Vitamin D status has been associated with a variety of neurologic disorders, including multiple sclerosis, cognitive impairment, Parkinson disease, and stroke, among others. This article describes the role of vitamin D in the healthy brain as well as the mechanisms by which vitamin D may provide immune modulation and neuroprotection in the diseased brain. The current evidence regarding the impact of vitamin D on the development and treatment of other neurologic diseases is described, with an emphasis on multiple sclerosis.
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• Vitamin D status is associated with the incidence and prevalence of a variety of neuromuscular and neurologic disorders, including osteomalacic myopathy and multiple sclerosis.
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• Vitamin D status also influences the risk of adverse outcomes in patients with neurologic diseases who are prone to fall, including the risk of hip and spinal compression fractures and other fragility fractures.
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• Vitamin D receptors are found throughout the CNS. Receptor-mediated benefits for reducing CNS damage include anti-immune activation and neuroprotection.
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• Supplementation with vitamin D may improve outcome in select neuroimmune and neurodegenerative neurologic disorders, but available studies to date have not provided convincing evidence that vitamin D treatment improves either the frequency of relapses, measures of disability, or measures of disease activity on MRI in patients with multiple sclerosis.
Historical note and terminology
The discovery of vitamin D (the “sunshine vitamin”) began with Scottish physician Theobald Palm’s observation in the 1890s that rickets primarily affected children in the industrial cities of Europe, whereas those in more sun-exposed areas of Southeast Asia and Japan were unaffected (27; 17). A leading hypothesis at the time was that affected children in Europe had succumbed to an infectious source that caused bone deformities and fractures, yet despite the rampant infections Palm encountered on his Asian travels, those children were not affected by rickets. He surmised that a lack of sunlight exposure was the causative factor, and this was confirmed shortly thereafter by observational studies showing that children who had moved from low-light industrial areas to higher elevations or the countryside subsequently had improved bone health. In 1918, American biochemist Elmer McCollum (1879-1967) identified vitamin D as the crucial nutrient in cod liver oil, which was used at that time to prevent or cure rickets (79; 45; 23). When combined with Palm’s earlier observations about rickets, the connection between vitamin D and sunlight became clear. Vitamin D was quickly supplemented in diets globally, and nutritional rickets was essentially eradicated.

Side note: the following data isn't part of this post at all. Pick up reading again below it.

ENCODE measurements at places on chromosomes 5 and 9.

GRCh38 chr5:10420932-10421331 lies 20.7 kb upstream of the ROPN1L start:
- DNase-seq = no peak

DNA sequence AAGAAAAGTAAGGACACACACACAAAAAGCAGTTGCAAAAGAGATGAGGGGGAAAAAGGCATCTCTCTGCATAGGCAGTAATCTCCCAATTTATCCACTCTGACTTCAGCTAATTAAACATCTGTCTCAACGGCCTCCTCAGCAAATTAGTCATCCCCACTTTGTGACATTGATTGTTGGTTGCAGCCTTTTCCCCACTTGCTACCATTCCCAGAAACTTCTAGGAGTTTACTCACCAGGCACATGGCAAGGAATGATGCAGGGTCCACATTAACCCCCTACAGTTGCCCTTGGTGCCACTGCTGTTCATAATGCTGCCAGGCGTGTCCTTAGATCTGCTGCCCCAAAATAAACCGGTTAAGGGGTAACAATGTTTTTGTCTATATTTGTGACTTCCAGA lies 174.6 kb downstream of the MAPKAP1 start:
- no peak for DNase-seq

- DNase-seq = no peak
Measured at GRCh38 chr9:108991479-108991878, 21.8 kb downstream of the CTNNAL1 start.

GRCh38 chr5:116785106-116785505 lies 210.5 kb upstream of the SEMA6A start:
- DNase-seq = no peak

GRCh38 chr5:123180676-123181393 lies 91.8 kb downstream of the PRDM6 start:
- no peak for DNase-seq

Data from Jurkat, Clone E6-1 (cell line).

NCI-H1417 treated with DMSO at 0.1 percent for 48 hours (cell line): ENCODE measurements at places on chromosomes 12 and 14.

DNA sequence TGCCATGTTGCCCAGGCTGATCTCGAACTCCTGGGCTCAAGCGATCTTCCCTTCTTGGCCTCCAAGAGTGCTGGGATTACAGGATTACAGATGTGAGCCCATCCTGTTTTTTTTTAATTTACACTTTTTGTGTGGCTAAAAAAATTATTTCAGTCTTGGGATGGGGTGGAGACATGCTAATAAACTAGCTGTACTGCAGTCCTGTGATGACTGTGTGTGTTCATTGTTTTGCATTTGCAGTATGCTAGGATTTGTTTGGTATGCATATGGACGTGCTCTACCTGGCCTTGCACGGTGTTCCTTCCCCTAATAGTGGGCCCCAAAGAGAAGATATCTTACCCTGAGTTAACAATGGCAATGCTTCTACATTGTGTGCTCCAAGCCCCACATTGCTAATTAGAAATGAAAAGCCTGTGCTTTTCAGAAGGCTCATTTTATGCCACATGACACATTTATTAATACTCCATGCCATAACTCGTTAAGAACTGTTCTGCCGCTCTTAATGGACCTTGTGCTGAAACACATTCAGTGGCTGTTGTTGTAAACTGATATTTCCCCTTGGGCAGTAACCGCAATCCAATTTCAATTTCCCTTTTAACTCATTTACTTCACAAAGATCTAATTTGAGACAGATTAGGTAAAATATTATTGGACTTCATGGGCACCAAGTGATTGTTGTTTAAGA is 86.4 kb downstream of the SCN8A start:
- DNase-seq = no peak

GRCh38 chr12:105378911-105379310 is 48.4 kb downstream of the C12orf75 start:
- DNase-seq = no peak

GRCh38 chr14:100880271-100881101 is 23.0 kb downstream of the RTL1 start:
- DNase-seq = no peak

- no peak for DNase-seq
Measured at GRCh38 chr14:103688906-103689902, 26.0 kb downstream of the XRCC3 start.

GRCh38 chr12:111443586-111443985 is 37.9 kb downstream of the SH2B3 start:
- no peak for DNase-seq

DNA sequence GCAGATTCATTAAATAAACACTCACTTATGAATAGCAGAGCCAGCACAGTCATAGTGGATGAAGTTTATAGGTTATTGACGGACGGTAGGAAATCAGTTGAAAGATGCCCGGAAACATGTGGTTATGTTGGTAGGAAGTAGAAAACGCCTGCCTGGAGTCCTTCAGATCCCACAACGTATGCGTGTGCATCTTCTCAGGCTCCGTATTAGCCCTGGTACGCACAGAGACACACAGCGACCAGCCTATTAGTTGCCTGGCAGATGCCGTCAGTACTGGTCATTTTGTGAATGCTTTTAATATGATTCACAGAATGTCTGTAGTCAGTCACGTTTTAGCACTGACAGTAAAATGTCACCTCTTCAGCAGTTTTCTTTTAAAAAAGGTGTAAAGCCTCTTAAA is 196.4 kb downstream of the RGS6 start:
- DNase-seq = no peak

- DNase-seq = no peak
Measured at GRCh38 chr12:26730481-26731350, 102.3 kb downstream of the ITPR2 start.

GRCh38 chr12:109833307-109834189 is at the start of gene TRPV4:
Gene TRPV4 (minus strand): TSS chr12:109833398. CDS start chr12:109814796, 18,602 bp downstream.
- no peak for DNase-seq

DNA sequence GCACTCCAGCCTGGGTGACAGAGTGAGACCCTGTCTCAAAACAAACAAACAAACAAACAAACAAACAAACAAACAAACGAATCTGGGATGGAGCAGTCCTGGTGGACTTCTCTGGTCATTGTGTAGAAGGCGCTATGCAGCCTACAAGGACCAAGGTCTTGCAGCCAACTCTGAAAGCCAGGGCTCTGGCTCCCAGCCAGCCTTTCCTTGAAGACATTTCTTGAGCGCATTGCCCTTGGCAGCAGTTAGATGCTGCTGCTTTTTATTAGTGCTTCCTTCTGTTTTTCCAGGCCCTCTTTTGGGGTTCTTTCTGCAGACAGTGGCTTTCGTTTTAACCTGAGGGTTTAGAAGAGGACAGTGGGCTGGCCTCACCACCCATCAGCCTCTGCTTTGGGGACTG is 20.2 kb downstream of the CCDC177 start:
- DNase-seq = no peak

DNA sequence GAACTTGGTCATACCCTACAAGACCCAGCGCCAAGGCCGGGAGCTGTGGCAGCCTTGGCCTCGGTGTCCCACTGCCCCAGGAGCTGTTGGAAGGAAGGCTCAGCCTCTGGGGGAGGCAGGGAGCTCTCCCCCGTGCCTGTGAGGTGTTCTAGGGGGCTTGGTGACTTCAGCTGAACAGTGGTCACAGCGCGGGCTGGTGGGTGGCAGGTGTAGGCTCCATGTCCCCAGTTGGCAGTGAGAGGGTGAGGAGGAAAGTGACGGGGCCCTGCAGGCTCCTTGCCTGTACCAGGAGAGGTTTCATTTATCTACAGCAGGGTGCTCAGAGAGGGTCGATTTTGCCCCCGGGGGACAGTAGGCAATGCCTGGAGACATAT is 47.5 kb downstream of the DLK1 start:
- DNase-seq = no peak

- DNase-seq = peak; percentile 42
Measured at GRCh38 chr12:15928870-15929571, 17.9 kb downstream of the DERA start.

Vitamin D is a hormone, and many authors describe it as vitamin D hormone. It is a vitamin only under certain environmental conditions of inadequate exposure to ultraviolet light. Vitamin D plays an essential role in the regulation of calcium and phosphate homeostasis, but it has broader roles as well that include roles in neural development and neurotrophic signaling.
Vitamin D has been suggested as a causal or disease-modifying factor in a wide variety of neurologic, neuropsychiatric, and neuromuscular conditions, including multiple sclerosis, dementia, stroke, migraine, sudden sensorineural hearing loss, attention-deficit/hyperactivity disorder, HTLV-1-associated myelopathy/tropical spastic paraparesis (HAM/TSP), post-herpetic neuralgia, and osteomalacic myopathy. Further study revealed a strong association between low vitamin D levels and increased multiple sclerosis rates, and this stimulated extensive research efforts to define the immune and genetic mechanisms by which vitamin D may influence the disease. Vitamin D status also influences the risk of adverse outcomes in patients with neurologic diseases who are prone to fall, including the risk of hip and stroke spinal compression fractures and other fragility fractures.
This review is focused on major neurologic disorders, particularly multiple sclerosis, dementia/Alzheimer disease, Parkinson disease, and stroke. The plethora of other associations is outside the scope of this review. Most of the identified associations are based on low-quality evidence from cross-sectional studies, without sufficient attention to potential biases and confounders, and most fail to adequately consider the possibility that behavioral changes associated with disease may result in low vitamin D levels (eg, due to less activity and sun exposure). One exception where there is significant biological plausibility is the association of low 25(OH)D levels with benign paroxysmal positioning vertigo (38).